Covid fine cancellations underline sense of unfair treatment in western Sydney

When Stephen heard that the New South Wales government was going to cancel more than $30m in fines for breaches of Covid health orders, relief washed over him.

Stephen’s son, who has been diagnosed with schizophrenia, was fined $1,000 on three separate occasions for breaching restrictions during the height of Sydney’s lockdowns in 2021.

One fine was issued when he was on one of his long walks, which form part of his therapy, and another was issued to him for being out of his local government area (LGA), at a time when rules were rapidly changing.

“It’s a huge relief they were cancelled, not just because that money no longer needs to be found, but because we no longer need to navigate the bureaucracy of it all,” said Stephen, who asked not to use his surname.

He said his son would have been forced to work off the fines, an outcome that would have been very difficult to organise.

“It was always going to be difficult to find an employer to take on my son, who is in the mental state where he doesn’t even like to go into shops, let alone engage with employers.

“The fines and health orders were approached with such an open slather, with no warnings issued. It just makes you wonder whether police were just trying to rack up their tallies.

“You can’t help but think they went overboard,” he added.

It’s a sentiment that has lingered since restrictions were lifted in Sydney, particularly in western Sydney, home of the infamous “12 LGAs of concern”.

Those LGAs faced tougher restrictions compared with the rest of the city, including limits on travel, a curfew and police and defence personnel deployed to implement the measures.

But on Tuesday, Revenue NSW announced it had cancelled around 33,000 Covid-era fines, nearly half of the total number of fines issued by police for breaches of public health orders in 2020 and 2021.

The fines were cancelled after the government lawyer conceded there was not enough detail about the offence in the two test cases brought by the Redfern Legal Centre.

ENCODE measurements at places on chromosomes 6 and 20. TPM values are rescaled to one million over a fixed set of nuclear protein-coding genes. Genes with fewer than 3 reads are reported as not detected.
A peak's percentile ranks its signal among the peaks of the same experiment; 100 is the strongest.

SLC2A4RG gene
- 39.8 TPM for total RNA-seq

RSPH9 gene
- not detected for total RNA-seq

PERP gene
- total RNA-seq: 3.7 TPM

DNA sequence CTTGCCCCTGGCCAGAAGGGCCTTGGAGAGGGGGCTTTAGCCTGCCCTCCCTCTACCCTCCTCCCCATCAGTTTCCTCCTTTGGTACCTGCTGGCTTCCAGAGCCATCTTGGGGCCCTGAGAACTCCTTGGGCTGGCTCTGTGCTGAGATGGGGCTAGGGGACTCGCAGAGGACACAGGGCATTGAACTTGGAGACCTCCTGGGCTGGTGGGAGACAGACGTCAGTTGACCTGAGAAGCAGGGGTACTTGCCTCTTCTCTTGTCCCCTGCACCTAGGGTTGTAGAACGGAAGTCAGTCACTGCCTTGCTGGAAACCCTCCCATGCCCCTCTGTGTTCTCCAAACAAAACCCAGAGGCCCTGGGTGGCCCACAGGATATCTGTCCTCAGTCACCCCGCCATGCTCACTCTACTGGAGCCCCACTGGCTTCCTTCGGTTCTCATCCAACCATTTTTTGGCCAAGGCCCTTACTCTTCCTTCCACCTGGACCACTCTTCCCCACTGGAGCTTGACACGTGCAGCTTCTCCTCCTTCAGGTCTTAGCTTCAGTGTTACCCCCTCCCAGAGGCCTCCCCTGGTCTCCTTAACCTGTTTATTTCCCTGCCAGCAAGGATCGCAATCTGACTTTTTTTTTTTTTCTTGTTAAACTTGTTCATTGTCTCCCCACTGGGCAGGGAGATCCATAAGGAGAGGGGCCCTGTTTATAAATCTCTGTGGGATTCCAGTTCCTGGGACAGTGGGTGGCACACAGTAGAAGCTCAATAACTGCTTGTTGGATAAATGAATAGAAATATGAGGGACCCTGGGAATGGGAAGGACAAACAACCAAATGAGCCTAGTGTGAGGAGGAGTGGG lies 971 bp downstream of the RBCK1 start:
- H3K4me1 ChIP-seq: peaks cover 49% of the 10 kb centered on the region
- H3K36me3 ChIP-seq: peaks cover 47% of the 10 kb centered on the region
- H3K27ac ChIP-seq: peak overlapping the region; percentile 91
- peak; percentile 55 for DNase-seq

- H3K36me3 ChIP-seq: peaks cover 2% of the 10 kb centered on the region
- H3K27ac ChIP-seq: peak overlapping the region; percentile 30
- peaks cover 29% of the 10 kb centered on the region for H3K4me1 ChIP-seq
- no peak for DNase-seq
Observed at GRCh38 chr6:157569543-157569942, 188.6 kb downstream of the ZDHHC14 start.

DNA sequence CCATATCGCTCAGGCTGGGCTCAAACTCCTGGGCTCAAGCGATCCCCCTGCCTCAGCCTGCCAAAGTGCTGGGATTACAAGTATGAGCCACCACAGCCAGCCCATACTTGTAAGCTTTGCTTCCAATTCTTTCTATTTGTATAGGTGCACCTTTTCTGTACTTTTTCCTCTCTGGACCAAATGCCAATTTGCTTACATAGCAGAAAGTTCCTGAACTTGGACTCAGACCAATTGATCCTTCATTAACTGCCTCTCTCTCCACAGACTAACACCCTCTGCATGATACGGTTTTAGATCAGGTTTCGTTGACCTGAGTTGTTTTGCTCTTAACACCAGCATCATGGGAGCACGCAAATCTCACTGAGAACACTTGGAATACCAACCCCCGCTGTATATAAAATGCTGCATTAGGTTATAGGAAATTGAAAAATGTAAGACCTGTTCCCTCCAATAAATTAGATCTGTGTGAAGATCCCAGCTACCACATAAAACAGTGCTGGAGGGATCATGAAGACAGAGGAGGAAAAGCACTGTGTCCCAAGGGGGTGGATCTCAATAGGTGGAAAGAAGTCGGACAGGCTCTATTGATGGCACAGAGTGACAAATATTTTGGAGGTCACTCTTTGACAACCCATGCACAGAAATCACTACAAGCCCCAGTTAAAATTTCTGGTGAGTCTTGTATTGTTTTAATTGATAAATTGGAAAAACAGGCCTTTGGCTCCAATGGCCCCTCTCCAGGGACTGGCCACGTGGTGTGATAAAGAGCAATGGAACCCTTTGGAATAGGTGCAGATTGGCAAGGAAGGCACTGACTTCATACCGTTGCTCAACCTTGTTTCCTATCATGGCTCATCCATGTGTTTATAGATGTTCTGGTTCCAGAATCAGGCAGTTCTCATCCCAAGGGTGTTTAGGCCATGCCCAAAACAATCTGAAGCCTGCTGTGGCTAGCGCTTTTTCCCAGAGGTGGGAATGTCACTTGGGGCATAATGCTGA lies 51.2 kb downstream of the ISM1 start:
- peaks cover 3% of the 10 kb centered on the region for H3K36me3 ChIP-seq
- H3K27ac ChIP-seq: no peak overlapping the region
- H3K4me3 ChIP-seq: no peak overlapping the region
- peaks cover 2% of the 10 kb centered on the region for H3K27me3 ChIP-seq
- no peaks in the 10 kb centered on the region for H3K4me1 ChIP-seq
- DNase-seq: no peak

A NSW Police spokesperson said the measures were necessary to reduce community transmission at the time.

“The virulent nature and serious illness from Covid-19 resulted in rapidly evolving Public Health Orders, including LGAs of Concern being nominated by NSW Health.

“A compliance and enforcement response was required to limit movement and ensure compliance with Public Health Orders in these areas to reduce the transmission of Covid-19 and protect the community.”

Elfa Moraitakis, CEO at SydWest Multicultural Services, said many of her organisation’s clients – including many young people – had already paid off fines she described as “heavy-handed”.

“It was obvious then and it’s obvious now how heavy-handed it was. It created a lot of unnecessary division between the east and the west of the city.”

Moraitakis said some of the young clients at her organisation were still trying to fight the fines in court, amid frustrations over who was and was not having their fines cancelled.

“There’s some frustration there, a majority haven’t paid, they can’t, and are trying to either work them off or are hoping to hear that their fines have been cancelled.”

Adam Leto, executive director at Western Sydney Leadership Dialogue, said many of the fines issued were to people who couldn’t actually follow stay-at-home orders.

“They weren’t hanging out at the beach,” he said. “They had to work, they needed healthcare or needed to care for a family member who lived nearby and required assistance.”

Leto said many households in western Sydney, which includes some of the most diverse and disadvantaged in the city, often found it impossible to “put food on the table”.

“The perspectives for many families in the west, compared to other parts of Sydney, could not have been starker. And as we look to unpack some of the lessons from lockdown, they serve as a useful reminder of the issues and inequity that, as a region, we still need to work hard to overcome.”

Billie Sankovic, chief executive at Western Sydney Community Forum, said the region had a high proportion of workers who could not work from home, and were adversely affected by the restrictions.

Sankovic said that while the decision to cancel the fine was a relief for many families, the decision also emphasised unfairness in the first place.

“The decision to ultimately cancel the fines has damaged the already fragile trust communities had in these decisions,” she said.

“Especially when different rules were applied to different areas, the decisions made then exacerbated tensions, which has only grown now that the fines have been overturned.”

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